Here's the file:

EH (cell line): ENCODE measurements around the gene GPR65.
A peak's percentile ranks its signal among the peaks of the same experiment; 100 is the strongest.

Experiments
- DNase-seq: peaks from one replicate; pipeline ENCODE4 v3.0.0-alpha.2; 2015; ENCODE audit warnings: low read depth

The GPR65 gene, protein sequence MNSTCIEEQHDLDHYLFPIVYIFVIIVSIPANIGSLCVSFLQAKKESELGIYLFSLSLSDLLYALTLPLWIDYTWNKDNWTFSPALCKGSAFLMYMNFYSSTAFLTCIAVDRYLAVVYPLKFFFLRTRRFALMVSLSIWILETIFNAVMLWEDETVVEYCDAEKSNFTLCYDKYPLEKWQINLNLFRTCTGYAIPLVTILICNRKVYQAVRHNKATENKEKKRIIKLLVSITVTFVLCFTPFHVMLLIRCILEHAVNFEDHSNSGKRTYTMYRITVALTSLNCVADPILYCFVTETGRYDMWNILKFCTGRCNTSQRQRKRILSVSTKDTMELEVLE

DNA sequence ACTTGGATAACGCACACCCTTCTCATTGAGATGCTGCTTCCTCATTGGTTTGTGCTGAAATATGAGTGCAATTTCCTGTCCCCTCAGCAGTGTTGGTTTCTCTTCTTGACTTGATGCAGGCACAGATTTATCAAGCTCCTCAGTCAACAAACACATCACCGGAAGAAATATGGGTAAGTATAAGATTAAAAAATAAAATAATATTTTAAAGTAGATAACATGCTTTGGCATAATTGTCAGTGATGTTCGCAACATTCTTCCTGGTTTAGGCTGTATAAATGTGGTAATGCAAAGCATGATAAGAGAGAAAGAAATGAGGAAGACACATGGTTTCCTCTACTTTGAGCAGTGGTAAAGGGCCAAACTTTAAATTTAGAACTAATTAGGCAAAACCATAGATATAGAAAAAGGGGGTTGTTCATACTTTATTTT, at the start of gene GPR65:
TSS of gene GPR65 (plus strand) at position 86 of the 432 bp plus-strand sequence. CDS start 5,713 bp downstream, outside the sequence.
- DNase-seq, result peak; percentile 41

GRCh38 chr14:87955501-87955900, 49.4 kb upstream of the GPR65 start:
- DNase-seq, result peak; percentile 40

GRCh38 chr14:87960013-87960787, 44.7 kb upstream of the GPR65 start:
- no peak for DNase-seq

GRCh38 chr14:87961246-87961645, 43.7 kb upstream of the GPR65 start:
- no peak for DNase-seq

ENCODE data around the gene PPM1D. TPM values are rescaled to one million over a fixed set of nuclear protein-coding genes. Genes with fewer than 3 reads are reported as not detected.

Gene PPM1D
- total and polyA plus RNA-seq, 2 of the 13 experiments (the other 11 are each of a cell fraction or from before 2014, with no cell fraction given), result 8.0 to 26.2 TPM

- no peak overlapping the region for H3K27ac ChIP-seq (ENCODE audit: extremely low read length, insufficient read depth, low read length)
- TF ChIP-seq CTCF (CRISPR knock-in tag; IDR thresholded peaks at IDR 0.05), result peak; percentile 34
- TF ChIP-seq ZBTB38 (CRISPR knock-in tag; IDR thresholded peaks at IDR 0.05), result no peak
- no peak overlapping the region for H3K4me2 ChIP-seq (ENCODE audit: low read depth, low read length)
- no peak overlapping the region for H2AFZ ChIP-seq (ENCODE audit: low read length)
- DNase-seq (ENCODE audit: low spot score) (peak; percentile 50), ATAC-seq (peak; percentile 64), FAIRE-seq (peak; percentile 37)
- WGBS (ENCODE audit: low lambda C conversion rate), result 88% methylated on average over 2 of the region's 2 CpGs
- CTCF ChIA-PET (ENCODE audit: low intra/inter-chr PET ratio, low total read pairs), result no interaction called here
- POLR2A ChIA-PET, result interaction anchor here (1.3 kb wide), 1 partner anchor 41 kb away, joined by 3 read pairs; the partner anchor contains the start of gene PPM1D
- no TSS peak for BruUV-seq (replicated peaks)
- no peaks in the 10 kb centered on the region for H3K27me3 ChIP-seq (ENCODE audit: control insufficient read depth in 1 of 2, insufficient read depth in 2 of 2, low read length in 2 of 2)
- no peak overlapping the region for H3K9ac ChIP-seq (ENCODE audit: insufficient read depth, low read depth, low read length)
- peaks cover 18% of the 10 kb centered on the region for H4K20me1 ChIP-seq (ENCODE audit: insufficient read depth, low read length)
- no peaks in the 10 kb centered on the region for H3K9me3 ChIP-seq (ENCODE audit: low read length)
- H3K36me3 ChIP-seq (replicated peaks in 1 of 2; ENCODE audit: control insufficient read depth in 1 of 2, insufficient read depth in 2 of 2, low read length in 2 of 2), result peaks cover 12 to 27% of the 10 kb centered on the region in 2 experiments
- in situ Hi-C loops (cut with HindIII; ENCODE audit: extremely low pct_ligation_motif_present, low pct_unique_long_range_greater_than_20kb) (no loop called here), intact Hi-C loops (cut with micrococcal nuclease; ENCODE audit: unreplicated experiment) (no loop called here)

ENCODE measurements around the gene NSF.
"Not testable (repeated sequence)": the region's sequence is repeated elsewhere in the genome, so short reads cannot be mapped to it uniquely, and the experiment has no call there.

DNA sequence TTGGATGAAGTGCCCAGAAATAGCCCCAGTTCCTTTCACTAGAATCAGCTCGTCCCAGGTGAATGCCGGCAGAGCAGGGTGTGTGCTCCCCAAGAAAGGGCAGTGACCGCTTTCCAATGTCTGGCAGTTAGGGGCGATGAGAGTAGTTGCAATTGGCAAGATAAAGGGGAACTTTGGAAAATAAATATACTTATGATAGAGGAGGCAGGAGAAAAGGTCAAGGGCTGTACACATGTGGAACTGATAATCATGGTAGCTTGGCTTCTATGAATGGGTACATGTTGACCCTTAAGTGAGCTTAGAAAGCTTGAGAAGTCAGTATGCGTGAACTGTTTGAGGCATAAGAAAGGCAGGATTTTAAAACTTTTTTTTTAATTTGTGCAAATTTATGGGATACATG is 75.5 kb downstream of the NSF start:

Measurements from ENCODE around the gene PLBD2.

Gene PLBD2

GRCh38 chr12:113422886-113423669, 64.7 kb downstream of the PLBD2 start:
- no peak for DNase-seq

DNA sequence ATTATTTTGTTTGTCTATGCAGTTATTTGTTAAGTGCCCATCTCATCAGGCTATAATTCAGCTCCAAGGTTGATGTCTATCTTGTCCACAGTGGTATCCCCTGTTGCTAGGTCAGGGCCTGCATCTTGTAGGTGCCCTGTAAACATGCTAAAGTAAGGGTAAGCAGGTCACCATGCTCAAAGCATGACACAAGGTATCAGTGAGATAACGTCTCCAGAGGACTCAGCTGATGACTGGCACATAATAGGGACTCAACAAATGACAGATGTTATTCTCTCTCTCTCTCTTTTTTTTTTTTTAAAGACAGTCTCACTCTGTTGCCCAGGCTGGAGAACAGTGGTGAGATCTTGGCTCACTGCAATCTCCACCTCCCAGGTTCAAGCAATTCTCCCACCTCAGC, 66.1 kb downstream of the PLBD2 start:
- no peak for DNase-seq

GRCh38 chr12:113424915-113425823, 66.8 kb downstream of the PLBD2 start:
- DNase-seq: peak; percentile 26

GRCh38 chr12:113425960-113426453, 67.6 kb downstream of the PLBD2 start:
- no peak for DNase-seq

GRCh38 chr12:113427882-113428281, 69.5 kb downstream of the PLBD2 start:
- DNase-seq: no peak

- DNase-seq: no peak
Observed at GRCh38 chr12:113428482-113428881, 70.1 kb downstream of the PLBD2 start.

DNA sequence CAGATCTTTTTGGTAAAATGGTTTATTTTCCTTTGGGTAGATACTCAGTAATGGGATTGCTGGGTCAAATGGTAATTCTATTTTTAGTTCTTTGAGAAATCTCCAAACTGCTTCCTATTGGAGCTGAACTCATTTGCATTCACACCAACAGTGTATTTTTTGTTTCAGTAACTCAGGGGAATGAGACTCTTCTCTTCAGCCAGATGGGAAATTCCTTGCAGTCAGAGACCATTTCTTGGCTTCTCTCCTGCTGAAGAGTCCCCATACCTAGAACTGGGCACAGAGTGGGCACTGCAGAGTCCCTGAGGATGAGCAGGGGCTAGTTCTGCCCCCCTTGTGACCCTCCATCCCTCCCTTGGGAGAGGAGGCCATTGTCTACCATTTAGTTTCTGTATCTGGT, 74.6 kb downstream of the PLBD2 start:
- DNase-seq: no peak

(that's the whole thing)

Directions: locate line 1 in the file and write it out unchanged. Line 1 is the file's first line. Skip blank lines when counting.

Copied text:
EH (cell line): ENCODE measurements around the gene GPR65.